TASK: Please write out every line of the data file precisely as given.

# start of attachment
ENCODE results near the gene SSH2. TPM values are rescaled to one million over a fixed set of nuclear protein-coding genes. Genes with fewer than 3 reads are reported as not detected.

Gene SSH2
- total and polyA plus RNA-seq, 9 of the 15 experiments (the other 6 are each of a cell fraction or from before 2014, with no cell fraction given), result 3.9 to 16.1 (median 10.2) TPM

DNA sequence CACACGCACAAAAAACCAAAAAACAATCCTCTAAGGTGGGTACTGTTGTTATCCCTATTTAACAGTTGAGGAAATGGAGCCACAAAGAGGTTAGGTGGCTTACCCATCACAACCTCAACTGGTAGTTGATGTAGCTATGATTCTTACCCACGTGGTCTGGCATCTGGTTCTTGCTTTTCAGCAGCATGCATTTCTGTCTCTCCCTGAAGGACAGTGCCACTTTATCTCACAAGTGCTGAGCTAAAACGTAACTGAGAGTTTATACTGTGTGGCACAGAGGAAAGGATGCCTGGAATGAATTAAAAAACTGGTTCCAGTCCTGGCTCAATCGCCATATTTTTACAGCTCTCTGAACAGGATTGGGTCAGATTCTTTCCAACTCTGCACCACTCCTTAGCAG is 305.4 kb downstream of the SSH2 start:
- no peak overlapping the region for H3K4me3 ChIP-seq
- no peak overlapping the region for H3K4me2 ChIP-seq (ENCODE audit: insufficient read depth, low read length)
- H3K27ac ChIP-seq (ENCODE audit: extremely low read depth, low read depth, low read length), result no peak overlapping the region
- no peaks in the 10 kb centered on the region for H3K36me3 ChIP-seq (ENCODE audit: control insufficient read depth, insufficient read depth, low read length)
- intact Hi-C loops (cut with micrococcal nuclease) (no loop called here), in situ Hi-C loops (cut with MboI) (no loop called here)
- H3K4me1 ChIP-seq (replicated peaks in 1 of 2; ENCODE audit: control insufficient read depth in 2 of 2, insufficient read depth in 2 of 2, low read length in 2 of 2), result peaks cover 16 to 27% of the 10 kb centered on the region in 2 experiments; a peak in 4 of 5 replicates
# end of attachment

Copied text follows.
ENCODE results near the gene SSH2. TPM values are rescaled to one million over a fixed set of nuclear protein-coding genes. Genes with fewer than 3 reads are reported as not detected.

Gene SSH2
- total and polyA plus RNA-seq, 9 of the 15 experiments (the other 6 are each of a cell fraction or from before 2014, with no cell fraction given), result 3.9 to 16.1 (median 10.2) TPM

DNA sequence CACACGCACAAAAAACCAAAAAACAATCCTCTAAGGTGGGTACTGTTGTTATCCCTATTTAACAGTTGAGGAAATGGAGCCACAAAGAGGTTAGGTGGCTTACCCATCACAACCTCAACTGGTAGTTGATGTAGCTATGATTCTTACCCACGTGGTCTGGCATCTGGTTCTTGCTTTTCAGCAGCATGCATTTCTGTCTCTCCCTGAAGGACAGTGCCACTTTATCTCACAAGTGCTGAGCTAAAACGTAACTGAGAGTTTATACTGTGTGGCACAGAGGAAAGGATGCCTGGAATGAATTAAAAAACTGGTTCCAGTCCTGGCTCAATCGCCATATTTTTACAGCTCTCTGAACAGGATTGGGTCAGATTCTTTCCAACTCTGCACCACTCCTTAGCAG is 305.4 kb downstream of the SSH2 start:
- no peak overlapping the region for H3K4me3 ChIP-seq
- no peak overlapping the region for H3K4me2 ChIP-seq (ENCODE audit: insufficient read depth, low read length)
- H3K27ac ChIP-seq (ENCODE audit: extremely low read depth, low read depth, low read length), result no peak overlapping the region
- no peaks in the 10 kb centered on the region for H3K36me3 ChIP-seq (ENCODE audit: control insufficient read depth, insufficient read depth, low read length)
- intact Hi-C loops (cut with micrococcal nuclease) (no loop called here), in situ Hi-C loops (cut with MboI) (no loop called here)
- H3K4me1 ChIP-seq (replicated peaks in 1 of 2; ENCODE audit: control insufficient read depth in 2 of 2, insufficient read depth in 2 of 2, low read length in 2 of 2), result peaks cover 16 to 27% of the 10 kb centered on the region in 2 experiments; a peak in 4 of 5 replicates